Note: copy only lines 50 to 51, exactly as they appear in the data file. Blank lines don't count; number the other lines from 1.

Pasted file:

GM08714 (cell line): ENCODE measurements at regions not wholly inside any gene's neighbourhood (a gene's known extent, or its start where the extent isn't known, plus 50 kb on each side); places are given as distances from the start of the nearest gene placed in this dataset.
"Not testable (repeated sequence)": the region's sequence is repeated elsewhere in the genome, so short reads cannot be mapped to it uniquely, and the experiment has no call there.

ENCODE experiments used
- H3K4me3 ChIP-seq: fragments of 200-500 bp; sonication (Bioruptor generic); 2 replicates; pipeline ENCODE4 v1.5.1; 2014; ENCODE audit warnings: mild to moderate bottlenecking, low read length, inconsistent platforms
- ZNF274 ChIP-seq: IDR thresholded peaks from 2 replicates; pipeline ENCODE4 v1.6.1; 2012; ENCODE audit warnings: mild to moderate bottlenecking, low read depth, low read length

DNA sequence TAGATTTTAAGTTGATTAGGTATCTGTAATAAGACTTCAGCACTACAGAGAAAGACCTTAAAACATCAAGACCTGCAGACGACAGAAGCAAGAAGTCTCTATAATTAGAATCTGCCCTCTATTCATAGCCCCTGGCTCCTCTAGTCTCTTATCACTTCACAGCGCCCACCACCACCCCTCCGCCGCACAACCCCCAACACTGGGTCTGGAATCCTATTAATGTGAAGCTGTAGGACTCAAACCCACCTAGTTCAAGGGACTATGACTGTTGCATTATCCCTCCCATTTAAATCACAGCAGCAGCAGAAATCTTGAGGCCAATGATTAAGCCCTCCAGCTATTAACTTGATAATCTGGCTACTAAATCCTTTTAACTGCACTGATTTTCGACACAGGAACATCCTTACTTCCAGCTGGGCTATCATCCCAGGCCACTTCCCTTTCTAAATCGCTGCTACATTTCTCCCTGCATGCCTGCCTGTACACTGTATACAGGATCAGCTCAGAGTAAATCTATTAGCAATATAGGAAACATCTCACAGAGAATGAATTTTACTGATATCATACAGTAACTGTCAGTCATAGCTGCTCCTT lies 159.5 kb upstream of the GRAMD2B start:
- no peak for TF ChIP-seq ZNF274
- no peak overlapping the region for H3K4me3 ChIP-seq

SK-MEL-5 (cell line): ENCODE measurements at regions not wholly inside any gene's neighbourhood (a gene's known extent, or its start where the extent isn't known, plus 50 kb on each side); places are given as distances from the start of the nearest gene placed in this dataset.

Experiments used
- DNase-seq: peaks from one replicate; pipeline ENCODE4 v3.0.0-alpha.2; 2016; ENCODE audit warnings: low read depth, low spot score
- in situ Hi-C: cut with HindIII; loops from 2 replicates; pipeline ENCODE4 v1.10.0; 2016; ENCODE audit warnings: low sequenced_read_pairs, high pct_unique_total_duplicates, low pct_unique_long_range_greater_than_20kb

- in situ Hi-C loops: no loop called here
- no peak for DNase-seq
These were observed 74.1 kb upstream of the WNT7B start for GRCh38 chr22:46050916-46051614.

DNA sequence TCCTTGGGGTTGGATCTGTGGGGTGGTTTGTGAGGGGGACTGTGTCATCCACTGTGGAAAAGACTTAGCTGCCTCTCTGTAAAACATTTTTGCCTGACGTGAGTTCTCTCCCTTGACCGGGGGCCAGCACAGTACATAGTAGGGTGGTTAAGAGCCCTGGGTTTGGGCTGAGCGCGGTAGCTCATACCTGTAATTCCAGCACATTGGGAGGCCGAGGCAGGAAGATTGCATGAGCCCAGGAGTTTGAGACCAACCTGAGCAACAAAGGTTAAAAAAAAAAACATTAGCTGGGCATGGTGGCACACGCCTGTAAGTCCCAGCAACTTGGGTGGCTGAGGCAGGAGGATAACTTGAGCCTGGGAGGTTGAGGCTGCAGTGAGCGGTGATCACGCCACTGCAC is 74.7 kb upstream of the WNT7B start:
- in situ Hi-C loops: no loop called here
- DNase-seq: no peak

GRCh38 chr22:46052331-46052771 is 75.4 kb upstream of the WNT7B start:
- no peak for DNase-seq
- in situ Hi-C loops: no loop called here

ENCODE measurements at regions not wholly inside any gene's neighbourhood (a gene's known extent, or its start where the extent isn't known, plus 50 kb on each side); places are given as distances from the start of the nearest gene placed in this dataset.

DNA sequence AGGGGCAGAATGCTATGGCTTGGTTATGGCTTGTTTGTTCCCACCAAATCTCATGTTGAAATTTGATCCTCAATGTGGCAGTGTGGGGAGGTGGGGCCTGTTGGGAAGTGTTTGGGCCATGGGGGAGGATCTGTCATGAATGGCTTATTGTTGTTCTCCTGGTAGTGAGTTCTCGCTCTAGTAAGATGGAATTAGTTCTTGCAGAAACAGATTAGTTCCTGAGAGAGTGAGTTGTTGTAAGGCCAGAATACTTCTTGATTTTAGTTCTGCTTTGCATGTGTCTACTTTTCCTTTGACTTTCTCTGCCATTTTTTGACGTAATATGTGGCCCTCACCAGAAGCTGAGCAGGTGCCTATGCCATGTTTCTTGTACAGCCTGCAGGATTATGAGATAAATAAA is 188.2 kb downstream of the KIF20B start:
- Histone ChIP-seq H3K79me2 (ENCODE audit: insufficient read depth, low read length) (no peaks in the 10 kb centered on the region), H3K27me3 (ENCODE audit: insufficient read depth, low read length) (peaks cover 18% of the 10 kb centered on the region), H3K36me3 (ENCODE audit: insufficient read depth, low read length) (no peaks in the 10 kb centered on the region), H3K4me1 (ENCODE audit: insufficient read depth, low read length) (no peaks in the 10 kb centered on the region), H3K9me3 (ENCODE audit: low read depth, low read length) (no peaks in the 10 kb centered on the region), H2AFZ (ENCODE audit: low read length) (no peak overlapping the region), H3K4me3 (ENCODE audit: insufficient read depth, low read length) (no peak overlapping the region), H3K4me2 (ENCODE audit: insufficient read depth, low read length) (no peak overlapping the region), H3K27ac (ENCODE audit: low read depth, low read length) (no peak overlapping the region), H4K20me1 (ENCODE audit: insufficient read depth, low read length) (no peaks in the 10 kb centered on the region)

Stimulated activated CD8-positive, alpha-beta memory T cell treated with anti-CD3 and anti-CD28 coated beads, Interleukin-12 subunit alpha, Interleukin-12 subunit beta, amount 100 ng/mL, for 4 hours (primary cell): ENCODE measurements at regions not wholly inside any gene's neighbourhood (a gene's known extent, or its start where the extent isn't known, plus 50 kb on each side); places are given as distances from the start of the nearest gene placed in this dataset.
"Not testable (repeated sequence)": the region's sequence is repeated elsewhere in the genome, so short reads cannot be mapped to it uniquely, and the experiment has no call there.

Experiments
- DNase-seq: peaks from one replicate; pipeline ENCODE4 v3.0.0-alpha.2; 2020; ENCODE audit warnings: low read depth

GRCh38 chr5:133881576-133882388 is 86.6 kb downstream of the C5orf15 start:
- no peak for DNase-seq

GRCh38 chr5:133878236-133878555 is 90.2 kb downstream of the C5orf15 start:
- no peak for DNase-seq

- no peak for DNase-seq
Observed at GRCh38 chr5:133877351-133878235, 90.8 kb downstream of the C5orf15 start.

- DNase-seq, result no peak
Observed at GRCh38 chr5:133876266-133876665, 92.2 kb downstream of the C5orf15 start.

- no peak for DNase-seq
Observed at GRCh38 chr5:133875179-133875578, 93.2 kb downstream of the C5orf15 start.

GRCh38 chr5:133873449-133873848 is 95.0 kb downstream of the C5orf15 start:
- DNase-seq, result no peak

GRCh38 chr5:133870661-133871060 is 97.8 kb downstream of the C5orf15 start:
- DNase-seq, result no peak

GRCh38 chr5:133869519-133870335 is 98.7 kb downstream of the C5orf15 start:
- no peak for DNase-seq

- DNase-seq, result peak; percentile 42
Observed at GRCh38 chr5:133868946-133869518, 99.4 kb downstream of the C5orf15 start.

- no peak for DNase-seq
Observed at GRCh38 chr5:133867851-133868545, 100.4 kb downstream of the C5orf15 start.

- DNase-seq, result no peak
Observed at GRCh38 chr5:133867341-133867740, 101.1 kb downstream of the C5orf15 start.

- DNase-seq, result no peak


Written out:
Observed at GRCh38 chr5:133867341-133867740, 101.1 kb downstream of the C5orf15 start.

- DNase-seq, result no peak